Early municipal record keeping in America consisted of recording town business along with life events of the town residents such as births, deaths and marriages. These records were often written down in numbered volumes or books. Book IV of Rochester town records include the births of the citizens of Rochester in the late 1700s and early 1800s. One particular entry records the dates of the births of the children of Lucinda and William Parlow, Jr. They had ten children from 1789 to 1812. The first child noted was Keziah born September 30, 1789.
Aside from historical value, there is nothing remarkable about this entry of births and the many others like it. But in the fall of 1886 a reporter from the Boston Daily Globe was sent out to investigate the life of this child who was born during the first term of President George Washington. He arrived in Mattapoisett asking for directions to a house deep in the woods on the outskirts of town to conduct an interview.
“Take the road toward Marion out to the Quaker Meeting House”, he was told by one of the locals knowing exactly who the reporter was looking for.
Many people came to town to make this visit including Frances Cleveland, the wife of President Grover Cleveland. The reporter followed the directions, riding through the woods behind the Quaker Meeting House on present day Marion Road. He came to a clearing which stood a small cottage surrounded by large pines. He knocked on the door. When the door opened a small, elderly woman with snow-white hair greeted him.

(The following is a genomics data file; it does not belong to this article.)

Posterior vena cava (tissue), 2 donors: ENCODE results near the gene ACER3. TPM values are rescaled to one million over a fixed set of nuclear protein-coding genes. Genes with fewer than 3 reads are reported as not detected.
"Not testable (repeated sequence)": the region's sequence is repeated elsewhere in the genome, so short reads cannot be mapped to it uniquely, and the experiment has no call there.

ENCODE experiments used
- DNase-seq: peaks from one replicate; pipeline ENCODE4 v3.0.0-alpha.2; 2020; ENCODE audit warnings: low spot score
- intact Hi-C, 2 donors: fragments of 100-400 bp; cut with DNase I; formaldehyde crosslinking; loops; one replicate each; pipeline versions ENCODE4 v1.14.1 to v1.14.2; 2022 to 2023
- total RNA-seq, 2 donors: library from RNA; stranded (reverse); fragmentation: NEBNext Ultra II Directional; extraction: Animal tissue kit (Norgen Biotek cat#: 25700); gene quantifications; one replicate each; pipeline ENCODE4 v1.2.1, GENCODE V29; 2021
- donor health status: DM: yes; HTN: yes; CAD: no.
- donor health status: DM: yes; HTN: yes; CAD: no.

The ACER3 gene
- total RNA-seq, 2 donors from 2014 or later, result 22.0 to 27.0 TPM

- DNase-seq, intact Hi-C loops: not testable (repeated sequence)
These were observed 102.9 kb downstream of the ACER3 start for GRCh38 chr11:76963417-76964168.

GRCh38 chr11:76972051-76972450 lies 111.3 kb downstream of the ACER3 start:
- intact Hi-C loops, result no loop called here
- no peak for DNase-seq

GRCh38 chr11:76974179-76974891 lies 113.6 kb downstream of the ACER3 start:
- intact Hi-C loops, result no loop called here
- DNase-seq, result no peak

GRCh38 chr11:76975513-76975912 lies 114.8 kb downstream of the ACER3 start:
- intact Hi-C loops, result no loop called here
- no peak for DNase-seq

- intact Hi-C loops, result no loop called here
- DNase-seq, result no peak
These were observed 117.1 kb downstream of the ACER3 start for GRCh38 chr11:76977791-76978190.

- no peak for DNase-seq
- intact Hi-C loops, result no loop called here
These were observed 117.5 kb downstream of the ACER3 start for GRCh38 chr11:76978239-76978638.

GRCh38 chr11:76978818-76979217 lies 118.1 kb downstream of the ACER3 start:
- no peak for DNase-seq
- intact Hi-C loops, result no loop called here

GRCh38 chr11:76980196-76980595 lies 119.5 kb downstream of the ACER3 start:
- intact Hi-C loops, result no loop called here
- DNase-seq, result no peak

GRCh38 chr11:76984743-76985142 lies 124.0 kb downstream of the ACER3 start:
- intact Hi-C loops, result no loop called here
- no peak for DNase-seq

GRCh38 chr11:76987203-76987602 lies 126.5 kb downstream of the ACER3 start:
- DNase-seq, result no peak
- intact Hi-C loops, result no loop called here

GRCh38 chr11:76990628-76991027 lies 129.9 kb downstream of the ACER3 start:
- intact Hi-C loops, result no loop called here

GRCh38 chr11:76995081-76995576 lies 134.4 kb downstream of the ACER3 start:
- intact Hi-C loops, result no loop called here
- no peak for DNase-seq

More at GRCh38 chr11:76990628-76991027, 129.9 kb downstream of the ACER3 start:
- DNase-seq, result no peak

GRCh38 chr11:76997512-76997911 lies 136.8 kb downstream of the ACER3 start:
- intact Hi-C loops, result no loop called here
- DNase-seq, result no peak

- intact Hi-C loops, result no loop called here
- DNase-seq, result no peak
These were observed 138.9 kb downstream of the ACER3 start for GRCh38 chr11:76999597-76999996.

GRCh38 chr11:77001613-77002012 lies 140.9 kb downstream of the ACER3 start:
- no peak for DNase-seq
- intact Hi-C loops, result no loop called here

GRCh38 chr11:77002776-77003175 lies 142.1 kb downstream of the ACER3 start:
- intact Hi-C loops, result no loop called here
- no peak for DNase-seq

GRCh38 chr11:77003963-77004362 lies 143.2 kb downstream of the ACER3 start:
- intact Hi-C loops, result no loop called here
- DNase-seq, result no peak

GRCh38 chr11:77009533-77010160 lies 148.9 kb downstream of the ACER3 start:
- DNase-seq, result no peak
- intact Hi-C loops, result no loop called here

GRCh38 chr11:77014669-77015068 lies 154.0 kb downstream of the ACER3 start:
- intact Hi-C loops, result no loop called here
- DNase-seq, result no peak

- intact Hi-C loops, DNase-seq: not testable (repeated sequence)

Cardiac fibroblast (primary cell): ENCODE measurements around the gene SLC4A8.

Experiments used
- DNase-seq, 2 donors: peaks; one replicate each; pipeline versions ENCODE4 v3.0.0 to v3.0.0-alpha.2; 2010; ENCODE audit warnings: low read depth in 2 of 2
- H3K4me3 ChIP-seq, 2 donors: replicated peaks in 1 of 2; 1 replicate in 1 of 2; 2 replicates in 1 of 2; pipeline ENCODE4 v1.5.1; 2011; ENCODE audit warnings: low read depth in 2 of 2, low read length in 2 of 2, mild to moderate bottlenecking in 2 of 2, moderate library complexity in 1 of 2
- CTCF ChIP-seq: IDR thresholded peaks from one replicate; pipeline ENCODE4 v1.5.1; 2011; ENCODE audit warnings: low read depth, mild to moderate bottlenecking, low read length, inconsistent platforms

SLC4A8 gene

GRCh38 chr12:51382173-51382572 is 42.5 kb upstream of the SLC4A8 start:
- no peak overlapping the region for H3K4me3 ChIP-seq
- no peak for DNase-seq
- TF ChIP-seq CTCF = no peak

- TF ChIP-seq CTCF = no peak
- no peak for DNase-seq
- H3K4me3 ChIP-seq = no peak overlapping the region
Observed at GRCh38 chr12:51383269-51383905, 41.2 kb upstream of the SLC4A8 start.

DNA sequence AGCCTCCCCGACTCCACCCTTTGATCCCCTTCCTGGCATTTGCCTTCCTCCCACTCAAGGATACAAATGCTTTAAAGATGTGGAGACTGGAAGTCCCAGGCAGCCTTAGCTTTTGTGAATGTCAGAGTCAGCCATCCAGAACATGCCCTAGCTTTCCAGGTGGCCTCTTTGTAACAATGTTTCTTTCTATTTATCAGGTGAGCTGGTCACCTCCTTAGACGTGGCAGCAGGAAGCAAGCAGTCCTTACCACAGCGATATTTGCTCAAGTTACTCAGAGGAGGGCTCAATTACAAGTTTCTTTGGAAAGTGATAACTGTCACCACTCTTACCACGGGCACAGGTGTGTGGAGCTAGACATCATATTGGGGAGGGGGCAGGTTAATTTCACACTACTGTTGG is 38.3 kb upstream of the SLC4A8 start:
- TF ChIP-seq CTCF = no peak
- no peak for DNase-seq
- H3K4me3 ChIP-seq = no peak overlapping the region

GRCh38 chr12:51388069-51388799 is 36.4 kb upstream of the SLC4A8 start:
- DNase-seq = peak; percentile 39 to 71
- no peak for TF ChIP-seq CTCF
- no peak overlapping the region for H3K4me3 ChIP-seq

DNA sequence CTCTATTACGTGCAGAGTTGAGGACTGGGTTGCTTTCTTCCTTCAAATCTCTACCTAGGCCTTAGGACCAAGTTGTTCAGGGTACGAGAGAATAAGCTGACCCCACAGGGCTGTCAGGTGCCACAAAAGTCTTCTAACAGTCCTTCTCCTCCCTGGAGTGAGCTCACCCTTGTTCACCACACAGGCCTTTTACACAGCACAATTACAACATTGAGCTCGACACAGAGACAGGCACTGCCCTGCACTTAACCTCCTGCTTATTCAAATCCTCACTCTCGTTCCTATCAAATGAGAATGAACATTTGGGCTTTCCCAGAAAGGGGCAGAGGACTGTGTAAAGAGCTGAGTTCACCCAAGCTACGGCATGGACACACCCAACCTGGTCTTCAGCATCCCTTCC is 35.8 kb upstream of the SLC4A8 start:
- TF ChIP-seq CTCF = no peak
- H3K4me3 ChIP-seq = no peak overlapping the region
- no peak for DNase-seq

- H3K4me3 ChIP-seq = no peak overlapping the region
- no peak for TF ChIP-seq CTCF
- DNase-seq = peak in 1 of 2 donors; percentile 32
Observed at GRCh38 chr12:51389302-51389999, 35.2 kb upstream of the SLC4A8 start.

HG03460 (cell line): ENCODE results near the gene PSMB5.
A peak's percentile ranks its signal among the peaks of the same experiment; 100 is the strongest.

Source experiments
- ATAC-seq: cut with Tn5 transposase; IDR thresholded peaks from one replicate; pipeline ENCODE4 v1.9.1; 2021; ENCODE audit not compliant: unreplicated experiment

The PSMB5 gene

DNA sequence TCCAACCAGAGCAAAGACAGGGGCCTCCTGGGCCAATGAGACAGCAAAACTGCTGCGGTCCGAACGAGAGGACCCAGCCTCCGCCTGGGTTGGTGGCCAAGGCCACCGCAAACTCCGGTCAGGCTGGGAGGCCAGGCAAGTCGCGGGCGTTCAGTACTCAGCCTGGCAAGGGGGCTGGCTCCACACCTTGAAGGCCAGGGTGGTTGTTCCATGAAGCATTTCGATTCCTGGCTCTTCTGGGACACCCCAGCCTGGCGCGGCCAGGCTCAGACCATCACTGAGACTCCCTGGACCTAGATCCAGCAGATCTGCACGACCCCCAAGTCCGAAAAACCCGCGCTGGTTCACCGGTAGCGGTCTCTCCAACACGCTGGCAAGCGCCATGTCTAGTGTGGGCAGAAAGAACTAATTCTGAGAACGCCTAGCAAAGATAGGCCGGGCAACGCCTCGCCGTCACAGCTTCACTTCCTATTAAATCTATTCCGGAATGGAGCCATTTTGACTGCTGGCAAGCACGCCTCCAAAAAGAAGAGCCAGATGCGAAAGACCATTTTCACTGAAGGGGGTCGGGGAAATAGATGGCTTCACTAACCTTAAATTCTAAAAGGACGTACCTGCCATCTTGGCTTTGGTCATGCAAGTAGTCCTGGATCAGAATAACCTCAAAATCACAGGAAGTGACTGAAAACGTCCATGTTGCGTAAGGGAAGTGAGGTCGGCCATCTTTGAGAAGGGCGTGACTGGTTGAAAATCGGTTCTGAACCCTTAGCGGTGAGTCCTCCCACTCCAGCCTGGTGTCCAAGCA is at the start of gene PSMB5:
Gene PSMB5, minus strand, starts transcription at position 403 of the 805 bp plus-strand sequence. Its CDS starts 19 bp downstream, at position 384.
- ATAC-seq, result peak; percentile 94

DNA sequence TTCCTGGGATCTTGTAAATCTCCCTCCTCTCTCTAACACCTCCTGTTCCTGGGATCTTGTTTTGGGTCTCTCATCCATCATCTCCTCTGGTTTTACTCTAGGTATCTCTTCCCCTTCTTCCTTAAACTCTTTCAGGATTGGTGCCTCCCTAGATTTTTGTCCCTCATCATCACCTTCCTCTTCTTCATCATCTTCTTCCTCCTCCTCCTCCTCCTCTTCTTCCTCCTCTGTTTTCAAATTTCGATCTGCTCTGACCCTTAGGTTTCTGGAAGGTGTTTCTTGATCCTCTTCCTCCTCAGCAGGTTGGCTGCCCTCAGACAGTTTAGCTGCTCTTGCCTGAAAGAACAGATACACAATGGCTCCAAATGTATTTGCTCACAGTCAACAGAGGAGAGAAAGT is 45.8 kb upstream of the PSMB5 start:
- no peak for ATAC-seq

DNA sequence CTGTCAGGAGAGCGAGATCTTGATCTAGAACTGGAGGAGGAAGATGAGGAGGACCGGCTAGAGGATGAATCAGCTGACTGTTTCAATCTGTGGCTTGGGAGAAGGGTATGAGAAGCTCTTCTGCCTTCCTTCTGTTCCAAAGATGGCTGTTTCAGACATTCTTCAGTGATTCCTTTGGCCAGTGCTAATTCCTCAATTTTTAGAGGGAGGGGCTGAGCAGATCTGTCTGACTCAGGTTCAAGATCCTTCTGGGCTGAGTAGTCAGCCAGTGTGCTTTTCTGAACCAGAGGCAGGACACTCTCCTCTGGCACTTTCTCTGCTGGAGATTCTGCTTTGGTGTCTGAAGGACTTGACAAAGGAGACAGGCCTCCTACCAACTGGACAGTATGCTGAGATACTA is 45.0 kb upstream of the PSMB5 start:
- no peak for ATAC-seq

“Hitch your horse to the tree and come right in. I know what you want”, she ordered him.
“You want to see the old lady that lives in the woods. I have lots of visitors… They think I’m crazy to live out here alone in the woods, but I tell ‘em that’s what keeps me well and healthy”.
Perhaps she was right. Aunt Keziah, as she was known, was now 103 years old. She insisted that she was born September 30, 1783 not 1789.
Keziah Parlow was born in Marion at the site of what became the Marion railroad station. By the time she was ten years old she was sent to live with a local preacher where she worked and received an education. Around 1807 she traveled to Smith Mills in Dartmouth where she taught school.
At some point she relocated back to the tri town area and in 1810 she married Richard Randall. Mr. Randall was a much older man, about 55 years old at the time of their marriage. In 1812 when war broke out, Mr. Randall volunteered to serve as a coast guard. He didn’t see any action and returned home. In 1815 he contracted yellow fever and died.
The same Book IV that lists the birth of Keziah, lists the children born to Richard and Keziah Randall on the next page. It notes they had three children; Arethusa born in 1812, Roxalana born in 1814 and an unnamed daughter born in 1816.
This daughter born in 1816 may have been Lucretia who died in a fire early in 1824. Keziah left the home for a little bit while the children stayed inside. It was suggested later that Lucretia’s clothing had caught fire, she panicked and ran around the room spreading the flames. When Keziah returned she found Lucretia severely burned and dying nearby a cradle that had, what was reported to be Keziah’s infant daughter. Keziah pulled the baby from the flames that were surrounding the cradle.